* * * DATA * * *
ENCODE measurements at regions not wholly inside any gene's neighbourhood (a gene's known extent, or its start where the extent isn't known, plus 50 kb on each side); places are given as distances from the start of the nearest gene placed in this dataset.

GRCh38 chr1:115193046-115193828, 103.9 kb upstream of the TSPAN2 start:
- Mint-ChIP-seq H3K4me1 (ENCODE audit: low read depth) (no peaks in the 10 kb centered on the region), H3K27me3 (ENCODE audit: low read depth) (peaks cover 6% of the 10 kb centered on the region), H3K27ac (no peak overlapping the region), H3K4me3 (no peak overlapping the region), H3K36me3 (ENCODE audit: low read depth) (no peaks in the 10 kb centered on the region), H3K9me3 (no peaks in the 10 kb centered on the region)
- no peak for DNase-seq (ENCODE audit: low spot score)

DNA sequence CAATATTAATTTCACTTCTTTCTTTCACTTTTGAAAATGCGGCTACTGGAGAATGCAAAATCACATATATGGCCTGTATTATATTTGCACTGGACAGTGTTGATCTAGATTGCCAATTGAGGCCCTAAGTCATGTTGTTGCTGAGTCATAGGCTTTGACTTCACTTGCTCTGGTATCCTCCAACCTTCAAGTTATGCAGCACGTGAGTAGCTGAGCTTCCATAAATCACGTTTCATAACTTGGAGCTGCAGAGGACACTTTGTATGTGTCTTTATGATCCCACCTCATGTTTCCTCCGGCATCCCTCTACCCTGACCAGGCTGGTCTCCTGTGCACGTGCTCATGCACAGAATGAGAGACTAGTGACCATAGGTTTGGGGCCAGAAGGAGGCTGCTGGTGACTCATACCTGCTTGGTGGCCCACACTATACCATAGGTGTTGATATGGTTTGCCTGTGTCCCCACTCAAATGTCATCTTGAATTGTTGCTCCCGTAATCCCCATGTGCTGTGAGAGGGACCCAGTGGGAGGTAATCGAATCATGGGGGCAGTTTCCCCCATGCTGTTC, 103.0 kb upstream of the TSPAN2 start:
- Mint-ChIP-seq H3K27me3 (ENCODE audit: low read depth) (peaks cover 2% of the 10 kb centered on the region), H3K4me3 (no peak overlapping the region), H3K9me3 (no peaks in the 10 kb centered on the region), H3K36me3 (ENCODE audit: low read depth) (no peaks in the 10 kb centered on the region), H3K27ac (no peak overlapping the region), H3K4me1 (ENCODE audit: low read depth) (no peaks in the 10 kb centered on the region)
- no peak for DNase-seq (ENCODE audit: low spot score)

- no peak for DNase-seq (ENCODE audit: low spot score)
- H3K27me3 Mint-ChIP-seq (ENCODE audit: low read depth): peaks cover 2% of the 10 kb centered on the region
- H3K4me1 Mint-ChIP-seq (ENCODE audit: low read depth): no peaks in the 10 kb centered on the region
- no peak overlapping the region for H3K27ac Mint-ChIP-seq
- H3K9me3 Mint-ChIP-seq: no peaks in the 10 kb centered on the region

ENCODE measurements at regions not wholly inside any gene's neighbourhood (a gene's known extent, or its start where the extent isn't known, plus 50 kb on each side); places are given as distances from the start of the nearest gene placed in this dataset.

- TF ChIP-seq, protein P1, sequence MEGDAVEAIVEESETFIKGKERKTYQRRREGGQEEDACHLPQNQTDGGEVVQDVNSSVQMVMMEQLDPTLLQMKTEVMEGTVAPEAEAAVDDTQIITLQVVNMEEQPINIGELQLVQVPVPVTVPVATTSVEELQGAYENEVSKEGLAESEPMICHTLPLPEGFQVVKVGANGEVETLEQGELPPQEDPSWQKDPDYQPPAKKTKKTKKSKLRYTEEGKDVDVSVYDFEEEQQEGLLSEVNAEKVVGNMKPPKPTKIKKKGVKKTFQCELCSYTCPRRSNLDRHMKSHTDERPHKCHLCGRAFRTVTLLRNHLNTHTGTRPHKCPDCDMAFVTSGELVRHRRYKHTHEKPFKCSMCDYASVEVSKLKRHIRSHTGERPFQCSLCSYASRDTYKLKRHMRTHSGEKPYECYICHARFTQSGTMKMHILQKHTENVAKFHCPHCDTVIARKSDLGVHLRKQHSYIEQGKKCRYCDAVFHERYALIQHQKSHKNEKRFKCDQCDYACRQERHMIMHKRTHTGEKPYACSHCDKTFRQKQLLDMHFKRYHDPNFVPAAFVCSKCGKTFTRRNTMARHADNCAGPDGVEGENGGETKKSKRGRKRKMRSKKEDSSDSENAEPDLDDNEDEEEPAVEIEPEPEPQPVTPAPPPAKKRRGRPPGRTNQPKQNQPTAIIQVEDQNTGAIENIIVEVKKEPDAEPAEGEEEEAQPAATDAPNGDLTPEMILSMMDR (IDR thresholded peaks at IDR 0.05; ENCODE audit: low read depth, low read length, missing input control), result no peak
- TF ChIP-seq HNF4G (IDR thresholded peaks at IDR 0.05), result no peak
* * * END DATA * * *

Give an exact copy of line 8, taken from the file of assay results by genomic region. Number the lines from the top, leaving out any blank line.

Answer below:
- no peak for DNase-seq (ENCODE audit: low spot score)